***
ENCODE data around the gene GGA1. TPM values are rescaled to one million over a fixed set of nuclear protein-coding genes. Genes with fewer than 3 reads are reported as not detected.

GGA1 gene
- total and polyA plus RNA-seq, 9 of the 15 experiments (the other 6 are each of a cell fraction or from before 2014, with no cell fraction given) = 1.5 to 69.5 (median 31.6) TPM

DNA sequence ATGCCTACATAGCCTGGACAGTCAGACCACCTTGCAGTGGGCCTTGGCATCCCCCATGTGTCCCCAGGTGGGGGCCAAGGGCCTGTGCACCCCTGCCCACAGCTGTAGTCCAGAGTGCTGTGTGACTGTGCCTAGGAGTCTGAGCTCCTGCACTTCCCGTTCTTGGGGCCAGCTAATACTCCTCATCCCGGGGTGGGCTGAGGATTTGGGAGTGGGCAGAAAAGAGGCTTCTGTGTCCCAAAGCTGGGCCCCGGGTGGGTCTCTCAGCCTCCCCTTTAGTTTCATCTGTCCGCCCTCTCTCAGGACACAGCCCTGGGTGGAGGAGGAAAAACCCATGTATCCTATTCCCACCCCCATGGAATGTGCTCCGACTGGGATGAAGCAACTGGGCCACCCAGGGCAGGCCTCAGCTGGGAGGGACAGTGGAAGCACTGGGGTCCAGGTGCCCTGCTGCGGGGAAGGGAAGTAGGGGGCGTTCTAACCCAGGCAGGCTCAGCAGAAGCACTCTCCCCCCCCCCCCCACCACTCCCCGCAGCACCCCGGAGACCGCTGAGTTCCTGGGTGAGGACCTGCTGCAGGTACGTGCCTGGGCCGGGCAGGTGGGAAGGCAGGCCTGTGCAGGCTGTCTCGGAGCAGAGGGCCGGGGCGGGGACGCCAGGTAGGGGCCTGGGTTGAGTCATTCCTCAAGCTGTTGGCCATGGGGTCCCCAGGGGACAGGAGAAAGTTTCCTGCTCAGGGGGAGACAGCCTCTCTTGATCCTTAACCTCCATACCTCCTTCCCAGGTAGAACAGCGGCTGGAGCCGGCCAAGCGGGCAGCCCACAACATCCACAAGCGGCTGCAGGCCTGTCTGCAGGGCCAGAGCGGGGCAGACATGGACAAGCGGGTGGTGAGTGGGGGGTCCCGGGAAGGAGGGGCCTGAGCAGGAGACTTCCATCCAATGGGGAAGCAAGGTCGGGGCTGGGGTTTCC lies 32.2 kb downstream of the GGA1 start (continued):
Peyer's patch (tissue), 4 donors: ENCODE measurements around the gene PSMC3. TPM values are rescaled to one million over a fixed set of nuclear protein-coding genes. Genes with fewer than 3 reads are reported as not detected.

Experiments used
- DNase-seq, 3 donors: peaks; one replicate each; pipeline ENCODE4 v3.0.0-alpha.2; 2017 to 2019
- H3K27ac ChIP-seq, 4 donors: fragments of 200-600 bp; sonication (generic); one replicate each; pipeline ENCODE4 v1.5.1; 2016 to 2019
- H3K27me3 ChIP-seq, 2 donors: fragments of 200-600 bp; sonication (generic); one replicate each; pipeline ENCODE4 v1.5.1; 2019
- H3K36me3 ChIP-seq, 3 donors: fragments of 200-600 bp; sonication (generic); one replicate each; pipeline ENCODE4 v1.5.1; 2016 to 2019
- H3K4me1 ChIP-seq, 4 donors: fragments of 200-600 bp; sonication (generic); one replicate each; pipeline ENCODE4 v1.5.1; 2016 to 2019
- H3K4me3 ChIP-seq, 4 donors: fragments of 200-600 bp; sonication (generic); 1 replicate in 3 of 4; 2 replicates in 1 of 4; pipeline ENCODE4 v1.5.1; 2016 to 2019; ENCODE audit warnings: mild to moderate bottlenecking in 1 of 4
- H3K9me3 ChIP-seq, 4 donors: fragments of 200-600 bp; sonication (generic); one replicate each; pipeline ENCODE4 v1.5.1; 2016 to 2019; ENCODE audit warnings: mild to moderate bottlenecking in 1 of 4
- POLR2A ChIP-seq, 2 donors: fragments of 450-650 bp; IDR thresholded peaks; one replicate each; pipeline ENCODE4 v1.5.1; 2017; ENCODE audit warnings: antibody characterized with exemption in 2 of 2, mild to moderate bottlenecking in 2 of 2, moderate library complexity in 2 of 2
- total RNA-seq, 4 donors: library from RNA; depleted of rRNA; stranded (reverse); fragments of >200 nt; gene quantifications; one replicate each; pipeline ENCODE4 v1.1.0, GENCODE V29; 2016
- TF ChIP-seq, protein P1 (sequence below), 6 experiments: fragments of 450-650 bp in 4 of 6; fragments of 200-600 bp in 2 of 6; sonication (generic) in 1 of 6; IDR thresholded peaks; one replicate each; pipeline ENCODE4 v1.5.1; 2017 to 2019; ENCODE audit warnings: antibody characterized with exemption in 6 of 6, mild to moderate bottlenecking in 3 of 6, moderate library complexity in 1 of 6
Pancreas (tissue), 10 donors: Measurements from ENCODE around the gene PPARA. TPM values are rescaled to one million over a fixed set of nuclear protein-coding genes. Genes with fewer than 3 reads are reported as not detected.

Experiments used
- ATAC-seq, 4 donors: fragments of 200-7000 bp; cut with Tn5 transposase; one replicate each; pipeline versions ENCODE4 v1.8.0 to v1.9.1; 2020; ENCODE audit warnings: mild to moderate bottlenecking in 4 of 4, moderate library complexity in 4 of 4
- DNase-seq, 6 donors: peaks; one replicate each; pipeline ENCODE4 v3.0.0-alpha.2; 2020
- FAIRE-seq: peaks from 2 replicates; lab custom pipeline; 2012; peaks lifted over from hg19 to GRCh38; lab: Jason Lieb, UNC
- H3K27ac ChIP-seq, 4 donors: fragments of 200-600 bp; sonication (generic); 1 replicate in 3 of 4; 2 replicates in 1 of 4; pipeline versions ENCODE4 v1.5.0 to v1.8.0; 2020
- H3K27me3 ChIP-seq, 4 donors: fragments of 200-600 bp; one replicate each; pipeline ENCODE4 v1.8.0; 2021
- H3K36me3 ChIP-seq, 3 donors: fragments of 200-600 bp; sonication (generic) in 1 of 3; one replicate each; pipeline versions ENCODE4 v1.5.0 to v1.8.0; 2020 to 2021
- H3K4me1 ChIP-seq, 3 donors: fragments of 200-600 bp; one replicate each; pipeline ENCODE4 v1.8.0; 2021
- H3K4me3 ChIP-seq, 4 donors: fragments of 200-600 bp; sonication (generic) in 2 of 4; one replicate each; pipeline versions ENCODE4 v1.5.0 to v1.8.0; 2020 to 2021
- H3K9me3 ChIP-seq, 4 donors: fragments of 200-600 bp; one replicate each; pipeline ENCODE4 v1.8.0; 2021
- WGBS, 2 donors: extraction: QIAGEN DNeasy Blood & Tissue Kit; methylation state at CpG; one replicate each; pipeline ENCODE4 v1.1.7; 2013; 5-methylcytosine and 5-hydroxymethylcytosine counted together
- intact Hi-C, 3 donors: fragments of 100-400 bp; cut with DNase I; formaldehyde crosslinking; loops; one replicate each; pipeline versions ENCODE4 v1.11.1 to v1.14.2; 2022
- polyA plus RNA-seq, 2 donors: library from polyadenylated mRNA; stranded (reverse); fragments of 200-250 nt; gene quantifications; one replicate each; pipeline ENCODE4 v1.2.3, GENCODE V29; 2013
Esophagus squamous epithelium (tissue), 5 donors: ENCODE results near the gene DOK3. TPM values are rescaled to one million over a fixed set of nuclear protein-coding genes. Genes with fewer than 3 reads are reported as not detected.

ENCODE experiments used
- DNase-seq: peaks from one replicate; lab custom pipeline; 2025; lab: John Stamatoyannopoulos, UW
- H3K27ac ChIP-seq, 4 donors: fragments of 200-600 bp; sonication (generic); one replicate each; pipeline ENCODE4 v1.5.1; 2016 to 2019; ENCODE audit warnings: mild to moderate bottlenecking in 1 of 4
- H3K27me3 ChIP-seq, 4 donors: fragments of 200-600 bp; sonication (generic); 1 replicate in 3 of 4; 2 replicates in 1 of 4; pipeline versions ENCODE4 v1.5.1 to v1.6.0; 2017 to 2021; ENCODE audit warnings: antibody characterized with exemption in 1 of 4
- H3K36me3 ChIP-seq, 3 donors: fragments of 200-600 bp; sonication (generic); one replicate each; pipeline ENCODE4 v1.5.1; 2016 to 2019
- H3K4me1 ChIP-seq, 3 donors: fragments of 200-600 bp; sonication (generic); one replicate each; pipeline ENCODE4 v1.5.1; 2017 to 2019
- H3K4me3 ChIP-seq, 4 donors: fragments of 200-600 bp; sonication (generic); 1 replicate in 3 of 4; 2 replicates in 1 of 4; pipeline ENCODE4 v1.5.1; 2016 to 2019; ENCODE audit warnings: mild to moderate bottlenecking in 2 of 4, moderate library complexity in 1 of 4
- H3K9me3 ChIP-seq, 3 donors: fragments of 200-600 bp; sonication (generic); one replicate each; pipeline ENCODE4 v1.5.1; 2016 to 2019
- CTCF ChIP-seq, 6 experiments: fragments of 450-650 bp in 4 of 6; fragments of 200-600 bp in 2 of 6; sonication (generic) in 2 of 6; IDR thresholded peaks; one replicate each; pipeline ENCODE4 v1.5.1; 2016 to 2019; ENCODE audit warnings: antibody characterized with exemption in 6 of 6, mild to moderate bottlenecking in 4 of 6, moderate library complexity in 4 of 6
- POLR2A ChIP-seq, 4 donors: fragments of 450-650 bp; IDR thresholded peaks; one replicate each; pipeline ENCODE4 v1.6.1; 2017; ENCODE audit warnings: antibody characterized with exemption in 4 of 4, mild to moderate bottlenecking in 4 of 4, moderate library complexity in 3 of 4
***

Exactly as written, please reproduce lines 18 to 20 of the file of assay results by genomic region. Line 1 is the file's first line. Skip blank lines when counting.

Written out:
Experiments used
- ATAC-seq, 4 donors: fragments of 200-7000 bp; cut with Tn5 transposase; one replicate each; pipeline versions ENCODE4 v1.8.0 to v1.9.1; 2020; ENCODE audit warnings: mild to moderate bottlenecking in 4 of 4, moderate library complexity in 4 of 4
- DNase-seq, 6 donors: peaks; one replicate each; pipeline ENCODE4 v3.0.0-alpha.2; 2020